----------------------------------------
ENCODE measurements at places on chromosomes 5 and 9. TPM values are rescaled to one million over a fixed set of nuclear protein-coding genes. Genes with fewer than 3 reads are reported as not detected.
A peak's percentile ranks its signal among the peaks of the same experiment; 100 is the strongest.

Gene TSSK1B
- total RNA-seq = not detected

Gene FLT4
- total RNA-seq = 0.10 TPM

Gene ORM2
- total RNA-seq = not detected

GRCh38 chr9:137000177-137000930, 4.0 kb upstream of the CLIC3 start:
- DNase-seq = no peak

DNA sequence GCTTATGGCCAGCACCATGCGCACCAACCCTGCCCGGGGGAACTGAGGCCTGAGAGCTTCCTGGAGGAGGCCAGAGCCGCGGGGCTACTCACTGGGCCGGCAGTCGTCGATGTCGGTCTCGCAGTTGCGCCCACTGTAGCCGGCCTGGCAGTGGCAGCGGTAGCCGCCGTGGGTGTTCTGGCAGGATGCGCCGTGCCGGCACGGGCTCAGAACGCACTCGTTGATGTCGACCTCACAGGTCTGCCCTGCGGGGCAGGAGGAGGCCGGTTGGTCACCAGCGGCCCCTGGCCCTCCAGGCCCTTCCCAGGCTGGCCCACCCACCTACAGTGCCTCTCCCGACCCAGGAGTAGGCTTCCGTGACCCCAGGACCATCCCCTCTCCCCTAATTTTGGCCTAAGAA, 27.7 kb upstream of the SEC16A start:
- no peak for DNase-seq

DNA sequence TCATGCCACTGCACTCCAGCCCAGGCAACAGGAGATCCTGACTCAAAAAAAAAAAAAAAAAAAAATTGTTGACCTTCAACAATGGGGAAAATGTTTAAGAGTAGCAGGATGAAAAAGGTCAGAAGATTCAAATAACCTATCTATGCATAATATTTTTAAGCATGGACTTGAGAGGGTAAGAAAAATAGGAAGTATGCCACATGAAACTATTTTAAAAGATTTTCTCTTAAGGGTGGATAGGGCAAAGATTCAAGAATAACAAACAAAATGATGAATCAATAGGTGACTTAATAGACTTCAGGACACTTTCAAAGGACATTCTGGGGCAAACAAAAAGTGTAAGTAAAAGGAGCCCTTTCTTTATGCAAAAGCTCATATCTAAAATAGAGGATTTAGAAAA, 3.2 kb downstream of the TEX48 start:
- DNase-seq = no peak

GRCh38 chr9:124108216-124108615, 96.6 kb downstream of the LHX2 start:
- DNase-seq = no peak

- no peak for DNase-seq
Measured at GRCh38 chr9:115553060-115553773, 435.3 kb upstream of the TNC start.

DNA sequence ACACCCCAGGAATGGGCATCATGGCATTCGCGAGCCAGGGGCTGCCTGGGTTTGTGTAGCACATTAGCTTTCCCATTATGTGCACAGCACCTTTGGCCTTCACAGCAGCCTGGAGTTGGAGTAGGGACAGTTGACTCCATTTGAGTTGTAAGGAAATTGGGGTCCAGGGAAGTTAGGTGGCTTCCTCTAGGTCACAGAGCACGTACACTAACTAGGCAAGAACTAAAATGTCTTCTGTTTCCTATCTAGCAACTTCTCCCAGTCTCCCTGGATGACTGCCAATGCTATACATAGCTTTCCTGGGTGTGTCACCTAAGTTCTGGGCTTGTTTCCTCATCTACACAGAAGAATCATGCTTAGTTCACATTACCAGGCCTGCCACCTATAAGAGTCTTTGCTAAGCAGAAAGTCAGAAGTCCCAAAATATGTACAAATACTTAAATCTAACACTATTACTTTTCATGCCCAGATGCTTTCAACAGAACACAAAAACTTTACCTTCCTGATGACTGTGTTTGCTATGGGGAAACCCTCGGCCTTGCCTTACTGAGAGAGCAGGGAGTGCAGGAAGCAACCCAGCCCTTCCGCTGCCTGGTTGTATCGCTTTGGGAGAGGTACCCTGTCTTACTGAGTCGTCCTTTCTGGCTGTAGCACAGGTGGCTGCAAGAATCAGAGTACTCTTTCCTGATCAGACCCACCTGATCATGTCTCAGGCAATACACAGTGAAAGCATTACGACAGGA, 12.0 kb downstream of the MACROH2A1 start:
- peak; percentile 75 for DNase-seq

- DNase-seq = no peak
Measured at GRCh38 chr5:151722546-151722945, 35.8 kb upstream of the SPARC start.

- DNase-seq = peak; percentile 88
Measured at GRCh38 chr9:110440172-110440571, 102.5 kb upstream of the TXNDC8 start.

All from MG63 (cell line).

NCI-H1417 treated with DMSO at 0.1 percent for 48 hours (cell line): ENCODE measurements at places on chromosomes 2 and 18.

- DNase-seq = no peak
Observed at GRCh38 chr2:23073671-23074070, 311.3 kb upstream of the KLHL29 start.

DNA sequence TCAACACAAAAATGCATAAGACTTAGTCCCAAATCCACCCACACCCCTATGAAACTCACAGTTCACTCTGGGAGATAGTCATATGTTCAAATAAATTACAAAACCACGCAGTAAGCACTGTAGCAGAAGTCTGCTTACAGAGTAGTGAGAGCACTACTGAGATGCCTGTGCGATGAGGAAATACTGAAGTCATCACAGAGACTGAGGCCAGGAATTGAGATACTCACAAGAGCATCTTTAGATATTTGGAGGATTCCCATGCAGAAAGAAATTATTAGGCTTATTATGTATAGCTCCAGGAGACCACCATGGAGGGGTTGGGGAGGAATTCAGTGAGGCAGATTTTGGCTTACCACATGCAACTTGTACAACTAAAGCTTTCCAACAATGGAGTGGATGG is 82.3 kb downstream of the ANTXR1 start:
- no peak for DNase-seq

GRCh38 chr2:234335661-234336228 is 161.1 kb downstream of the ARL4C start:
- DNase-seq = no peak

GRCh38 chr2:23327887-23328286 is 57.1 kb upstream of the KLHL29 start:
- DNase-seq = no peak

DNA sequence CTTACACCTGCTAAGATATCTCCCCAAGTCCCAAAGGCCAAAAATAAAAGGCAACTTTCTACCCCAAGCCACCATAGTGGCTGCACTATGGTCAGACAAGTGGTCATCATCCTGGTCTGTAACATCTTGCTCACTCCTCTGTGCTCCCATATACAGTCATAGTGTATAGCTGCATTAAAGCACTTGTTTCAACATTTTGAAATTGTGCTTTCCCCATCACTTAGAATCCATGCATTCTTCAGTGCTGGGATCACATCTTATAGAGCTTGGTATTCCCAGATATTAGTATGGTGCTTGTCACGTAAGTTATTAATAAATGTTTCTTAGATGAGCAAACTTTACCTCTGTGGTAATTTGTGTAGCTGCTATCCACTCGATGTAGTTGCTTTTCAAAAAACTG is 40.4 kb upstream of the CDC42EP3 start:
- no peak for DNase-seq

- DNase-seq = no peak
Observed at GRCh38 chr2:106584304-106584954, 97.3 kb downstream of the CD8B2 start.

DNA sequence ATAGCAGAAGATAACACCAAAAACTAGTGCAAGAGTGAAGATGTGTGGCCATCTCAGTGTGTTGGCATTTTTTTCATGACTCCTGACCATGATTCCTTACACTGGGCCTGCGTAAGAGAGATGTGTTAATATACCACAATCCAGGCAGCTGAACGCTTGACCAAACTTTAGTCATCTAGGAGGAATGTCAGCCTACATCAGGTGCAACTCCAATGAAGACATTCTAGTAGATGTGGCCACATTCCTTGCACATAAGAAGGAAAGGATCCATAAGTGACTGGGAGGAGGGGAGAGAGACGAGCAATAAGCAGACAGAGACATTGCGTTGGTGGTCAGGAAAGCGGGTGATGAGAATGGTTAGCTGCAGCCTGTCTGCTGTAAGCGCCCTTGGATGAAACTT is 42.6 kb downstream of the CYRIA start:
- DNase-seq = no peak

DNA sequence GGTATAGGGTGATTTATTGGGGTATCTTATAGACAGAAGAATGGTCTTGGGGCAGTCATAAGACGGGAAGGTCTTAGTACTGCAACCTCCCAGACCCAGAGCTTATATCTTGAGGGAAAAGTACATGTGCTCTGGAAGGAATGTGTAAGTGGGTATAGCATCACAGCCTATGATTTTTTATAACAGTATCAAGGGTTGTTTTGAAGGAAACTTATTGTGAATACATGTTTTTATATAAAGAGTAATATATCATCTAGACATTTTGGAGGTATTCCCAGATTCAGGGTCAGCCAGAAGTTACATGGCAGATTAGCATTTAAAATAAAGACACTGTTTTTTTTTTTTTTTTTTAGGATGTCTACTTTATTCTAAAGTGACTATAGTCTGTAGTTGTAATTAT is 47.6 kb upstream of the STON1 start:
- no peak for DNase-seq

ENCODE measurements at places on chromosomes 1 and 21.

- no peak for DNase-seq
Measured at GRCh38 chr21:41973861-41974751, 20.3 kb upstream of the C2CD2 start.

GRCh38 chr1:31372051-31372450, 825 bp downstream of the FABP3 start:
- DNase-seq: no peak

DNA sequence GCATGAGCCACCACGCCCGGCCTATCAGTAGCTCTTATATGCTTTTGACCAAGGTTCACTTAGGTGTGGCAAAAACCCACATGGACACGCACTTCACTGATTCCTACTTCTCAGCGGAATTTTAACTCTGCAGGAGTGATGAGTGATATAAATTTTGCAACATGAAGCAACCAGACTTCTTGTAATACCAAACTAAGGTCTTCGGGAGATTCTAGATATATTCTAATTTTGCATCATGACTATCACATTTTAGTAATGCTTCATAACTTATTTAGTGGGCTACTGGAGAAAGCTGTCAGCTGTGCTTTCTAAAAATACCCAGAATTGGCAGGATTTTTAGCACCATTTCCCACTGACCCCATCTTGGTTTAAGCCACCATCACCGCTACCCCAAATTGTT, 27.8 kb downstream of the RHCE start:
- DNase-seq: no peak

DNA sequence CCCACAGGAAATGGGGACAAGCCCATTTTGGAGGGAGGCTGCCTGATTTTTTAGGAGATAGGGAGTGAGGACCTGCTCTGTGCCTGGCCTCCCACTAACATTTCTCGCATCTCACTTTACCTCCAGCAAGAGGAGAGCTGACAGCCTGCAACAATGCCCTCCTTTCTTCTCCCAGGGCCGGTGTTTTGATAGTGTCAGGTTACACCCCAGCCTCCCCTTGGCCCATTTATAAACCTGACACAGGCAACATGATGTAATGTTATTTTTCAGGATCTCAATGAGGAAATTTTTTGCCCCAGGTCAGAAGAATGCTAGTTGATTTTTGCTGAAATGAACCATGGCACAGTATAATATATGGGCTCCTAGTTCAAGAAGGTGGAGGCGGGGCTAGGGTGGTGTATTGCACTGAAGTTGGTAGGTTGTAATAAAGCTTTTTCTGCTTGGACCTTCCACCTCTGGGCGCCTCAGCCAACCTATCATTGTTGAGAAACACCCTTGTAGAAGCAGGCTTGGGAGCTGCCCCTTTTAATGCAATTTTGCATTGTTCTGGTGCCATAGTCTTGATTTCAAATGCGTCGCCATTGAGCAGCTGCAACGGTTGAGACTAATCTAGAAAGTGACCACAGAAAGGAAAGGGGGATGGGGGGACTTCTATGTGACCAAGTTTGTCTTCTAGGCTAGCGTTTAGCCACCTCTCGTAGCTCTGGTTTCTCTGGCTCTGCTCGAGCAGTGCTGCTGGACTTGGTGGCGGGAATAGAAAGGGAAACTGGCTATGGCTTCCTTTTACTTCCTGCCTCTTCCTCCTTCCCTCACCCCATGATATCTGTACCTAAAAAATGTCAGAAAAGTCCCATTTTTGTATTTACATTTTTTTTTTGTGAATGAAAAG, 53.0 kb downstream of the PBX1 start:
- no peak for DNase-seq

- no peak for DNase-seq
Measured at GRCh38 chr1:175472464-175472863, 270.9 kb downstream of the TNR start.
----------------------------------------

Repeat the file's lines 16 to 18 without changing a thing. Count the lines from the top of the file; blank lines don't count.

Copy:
- DNase-seq = no peak

- no peak for DNase-seq
Measured at GRCh38 chr9:115553060-115553773, 435.3 kb upstream of the TNC start.